Performing arts union Equity has called for compensation for both current and future cast members of Cinderella after it was announced that the West End show is to close.
It was announced on Sunday that, despite opening to rave reviews, Andrew Lloyd Webber’s production will end on June 12 after less than a year playing at the Gillian Lynne Theatre.
Some cast members have claimed they read the news on social media or news websites before being told themselves.
Equity is staging a protest outside the theatre on Tuesday afternoon calling for creative workers “to be treated with dignity at work”.
Its general secretary Paul W Fleming said: “Equity members made this show. They poured their hearts and skills into it through the worst two years in living memory. Now they’re jobless, effectively sacked by press release.
“All unions are fighting forms of this practice right now – and Equity will get compensation for our members after the pain and distress this has caused them.”
The union is demanding current cast members receive the full value of their contracts until they are due to end on July 17 and that those who were due to join the cast at the beginning of June get “adequate compensation”.
It is also demanding producers give more thought to the effect of their business decisions “on the real lives of their work force” and alert the union in advance of any future closures.
A statement said: “Do not think that sending an email out to an agent or cast member after hours is fulfilling your obligation. It is not a press matter, it is a matter of workers’ dignity.”
Written by The Crown star Emerald Fennell and starring Carrie Hope Fletcher, Cinderella is described as a “complete reinvention” of the classic fairytale and is based on an original idea by Fennell.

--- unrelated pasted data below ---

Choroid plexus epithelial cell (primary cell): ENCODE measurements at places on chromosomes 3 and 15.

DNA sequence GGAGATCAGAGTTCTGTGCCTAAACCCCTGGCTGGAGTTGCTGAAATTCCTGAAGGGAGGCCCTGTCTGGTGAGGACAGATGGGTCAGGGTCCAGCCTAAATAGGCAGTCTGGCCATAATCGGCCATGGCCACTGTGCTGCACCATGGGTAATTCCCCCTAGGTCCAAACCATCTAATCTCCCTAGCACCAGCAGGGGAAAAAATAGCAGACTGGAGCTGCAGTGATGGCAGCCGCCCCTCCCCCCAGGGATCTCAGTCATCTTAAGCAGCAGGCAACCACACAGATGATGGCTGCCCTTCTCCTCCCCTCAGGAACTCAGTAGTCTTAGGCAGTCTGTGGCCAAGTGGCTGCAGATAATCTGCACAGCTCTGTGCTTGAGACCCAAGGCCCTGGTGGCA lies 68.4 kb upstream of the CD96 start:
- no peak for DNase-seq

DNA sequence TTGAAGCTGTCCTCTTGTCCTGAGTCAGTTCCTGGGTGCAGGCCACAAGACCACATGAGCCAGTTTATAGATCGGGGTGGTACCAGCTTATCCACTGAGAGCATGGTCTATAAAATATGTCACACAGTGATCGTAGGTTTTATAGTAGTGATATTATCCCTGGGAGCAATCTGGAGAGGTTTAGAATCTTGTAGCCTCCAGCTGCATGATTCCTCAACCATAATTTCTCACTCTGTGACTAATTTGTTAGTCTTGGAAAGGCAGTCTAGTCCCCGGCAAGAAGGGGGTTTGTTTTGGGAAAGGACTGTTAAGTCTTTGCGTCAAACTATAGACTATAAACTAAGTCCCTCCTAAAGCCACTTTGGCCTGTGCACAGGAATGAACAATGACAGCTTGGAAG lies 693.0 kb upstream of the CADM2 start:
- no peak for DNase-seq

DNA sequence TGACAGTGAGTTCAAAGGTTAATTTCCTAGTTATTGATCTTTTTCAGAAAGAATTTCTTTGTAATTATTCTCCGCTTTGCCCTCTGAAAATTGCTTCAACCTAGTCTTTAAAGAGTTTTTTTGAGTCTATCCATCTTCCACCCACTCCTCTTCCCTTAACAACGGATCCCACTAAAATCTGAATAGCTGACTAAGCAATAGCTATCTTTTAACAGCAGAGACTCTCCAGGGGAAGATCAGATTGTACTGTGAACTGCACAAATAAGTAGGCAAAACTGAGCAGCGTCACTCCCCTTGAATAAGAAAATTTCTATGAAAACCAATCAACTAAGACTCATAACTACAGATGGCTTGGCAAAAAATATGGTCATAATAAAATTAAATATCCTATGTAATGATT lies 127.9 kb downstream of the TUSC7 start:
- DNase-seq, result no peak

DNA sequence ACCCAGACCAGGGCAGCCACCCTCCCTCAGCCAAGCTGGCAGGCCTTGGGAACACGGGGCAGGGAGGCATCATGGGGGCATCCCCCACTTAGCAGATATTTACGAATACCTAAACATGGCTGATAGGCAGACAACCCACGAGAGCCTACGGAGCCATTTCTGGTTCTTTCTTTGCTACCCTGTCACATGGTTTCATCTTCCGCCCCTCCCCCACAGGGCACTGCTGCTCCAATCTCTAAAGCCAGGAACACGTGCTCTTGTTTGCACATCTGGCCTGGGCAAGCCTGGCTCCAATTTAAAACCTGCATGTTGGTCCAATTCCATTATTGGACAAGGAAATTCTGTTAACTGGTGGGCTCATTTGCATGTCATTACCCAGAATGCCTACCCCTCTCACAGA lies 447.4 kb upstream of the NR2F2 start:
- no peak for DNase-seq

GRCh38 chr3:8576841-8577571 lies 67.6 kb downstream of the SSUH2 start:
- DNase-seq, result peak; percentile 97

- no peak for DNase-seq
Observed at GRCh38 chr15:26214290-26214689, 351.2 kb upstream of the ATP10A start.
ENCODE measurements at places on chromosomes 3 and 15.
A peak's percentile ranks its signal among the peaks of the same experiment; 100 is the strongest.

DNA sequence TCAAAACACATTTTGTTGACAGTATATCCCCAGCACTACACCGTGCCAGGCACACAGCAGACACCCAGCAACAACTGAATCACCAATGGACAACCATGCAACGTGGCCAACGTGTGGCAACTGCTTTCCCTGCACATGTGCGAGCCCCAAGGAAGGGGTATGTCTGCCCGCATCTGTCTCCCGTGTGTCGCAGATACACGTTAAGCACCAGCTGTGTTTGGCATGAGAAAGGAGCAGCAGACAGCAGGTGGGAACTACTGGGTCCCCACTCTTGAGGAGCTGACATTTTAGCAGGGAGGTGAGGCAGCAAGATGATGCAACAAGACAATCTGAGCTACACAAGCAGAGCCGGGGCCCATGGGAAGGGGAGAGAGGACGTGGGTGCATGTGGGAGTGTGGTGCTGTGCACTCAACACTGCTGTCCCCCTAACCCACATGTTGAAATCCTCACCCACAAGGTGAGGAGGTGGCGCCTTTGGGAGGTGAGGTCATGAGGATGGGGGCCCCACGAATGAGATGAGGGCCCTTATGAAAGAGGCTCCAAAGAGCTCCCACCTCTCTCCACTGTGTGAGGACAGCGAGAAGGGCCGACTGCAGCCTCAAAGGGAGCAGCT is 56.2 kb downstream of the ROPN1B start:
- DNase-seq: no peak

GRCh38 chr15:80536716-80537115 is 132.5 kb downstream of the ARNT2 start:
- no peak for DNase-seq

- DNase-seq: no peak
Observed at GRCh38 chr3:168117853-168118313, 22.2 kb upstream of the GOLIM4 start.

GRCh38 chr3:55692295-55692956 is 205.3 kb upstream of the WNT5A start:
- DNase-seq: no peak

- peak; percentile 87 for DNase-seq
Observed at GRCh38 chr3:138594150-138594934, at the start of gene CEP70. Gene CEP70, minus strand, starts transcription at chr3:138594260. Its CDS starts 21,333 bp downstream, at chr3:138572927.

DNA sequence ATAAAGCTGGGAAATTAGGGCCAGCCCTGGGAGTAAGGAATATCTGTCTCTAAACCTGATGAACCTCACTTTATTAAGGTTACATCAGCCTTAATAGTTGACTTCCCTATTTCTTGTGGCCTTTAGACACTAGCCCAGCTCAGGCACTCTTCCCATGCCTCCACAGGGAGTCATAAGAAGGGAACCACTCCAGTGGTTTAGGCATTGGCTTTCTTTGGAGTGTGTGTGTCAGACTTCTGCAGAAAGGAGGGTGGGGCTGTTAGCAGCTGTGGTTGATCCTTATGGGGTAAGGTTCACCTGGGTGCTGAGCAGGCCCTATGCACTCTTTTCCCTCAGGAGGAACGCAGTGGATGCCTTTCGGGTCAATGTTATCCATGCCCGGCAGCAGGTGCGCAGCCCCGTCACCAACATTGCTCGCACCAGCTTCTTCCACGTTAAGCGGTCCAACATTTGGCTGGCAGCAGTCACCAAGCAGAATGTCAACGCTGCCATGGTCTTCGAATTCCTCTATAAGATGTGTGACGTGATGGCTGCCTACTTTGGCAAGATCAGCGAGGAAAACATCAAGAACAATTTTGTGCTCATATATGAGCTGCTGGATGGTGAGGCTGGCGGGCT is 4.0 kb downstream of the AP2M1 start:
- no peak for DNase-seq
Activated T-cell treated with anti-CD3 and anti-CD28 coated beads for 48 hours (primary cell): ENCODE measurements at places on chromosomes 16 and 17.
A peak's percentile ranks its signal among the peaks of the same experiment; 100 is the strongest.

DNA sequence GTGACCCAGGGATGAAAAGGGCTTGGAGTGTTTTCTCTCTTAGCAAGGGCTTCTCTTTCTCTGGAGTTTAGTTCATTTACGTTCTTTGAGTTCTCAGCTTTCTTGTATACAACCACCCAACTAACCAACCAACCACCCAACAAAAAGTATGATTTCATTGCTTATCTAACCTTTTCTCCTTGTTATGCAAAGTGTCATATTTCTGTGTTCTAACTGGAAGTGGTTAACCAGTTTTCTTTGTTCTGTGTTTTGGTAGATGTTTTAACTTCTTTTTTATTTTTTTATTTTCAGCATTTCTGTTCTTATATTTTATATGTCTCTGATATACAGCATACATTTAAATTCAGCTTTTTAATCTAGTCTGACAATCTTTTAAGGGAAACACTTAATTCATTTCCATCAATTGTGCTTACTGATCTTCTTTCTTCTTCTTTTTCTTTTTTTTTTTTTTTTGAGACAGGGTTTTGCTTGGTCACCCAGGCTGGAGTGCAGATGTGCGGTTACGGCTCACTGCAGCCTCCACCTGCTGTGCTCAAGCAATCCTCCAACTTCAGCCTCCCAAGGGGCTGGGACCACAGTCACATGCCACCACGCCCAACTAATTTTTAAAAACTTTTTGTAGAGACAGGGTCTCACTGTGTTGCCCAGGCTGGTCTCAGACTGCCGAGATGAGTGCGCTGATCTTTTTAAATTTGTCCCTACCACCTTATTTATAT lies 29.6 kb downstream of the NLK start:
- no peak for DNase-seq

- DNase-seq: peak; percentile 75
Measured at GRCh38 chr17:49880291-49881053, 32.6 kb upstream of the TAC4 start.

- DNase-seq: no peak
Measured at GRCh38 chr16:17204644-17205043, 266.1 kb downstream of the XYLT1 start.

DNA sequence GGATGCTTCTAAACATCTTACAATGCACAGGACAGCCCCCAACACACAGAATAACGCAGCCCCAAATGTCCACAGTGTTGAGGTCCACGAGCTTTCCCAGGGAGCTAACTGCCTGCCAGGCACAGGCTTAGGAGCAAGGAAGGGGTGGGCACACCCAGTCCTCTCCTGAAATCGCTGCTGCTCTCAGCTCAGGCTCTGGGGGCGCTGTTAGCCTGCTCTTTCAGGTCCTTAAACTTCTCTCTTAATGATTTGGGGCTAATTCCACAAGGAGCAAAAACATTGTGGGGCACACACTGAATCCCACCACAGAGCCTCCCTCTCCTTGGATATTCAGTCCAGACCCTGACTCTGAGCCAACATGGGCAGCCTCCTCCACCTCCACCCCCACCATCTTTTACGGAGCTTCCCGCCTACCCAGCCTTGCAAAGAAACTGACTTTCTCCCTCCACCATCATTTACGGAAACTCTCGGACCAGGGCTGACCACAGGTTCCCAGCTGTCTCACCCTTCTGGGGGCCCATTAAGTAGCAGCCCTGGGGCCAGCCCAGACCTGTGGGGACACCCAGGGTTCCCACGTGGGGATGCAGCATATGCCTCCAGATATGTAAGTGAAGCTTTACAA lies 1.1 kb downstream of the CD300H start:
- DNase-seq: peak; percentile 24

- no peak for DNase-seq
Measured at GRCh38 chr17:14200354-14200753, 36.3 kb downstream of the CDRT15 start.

It has been hit with Covid-19-related disruption since first being workshopped in 2019, before previewing in June 2021 with a reduced audience due to pandemic restrictions.
Hope Fletcher, who plays Cinderella, wrote on Twitter: “I don’t think I have the words. And if I did I would probably be advised not to say them. Sending love to all impacted by todays news and by how that news was delivered.”
Theatre producer and writer James Graham said in a tweet: “When your show became the face of ‘reopening’. When you are entirely in control of the announcement about it closing, definitely make sure the people employed hear first.
“Definitely don’t write an article days before you tell them for the trade mag. Definitely call your actors.”
In a nearly three-hour long video on Instagram, actress Summer Strallen said that, although her agent received an email, she had “basically got fired by social media, which is just not OK”.
The theatre star had been due to take over the role of The Queen from Rebecca Trehearn.
In a statement, Lord Lloyd-Webber previously said he was “incredibly proud” of the show, adding: “Not only did it get some of the best reviews of my career, but we led the charge to reopen the West End, ensuring that theatre and live entertainment remained relevant and in the news.
“While mounting a new show in the midst of Covid has been an unbelievable challenge, we held the Government’s feet to the flames throughout their changes of heart during the pandemic.”
Lord Lloyd-Webber’s statement added: “Now, I am really excited to get to work putting together a new production with (production company) No Guarantees for Broadway.
“Thank you very much to everyone involved, particularly our UK audiences who have loved and supported the show. See you next March on Broadway.”
Lord Lloyd-Webber’s Really Useful Group has been contacted for further comment.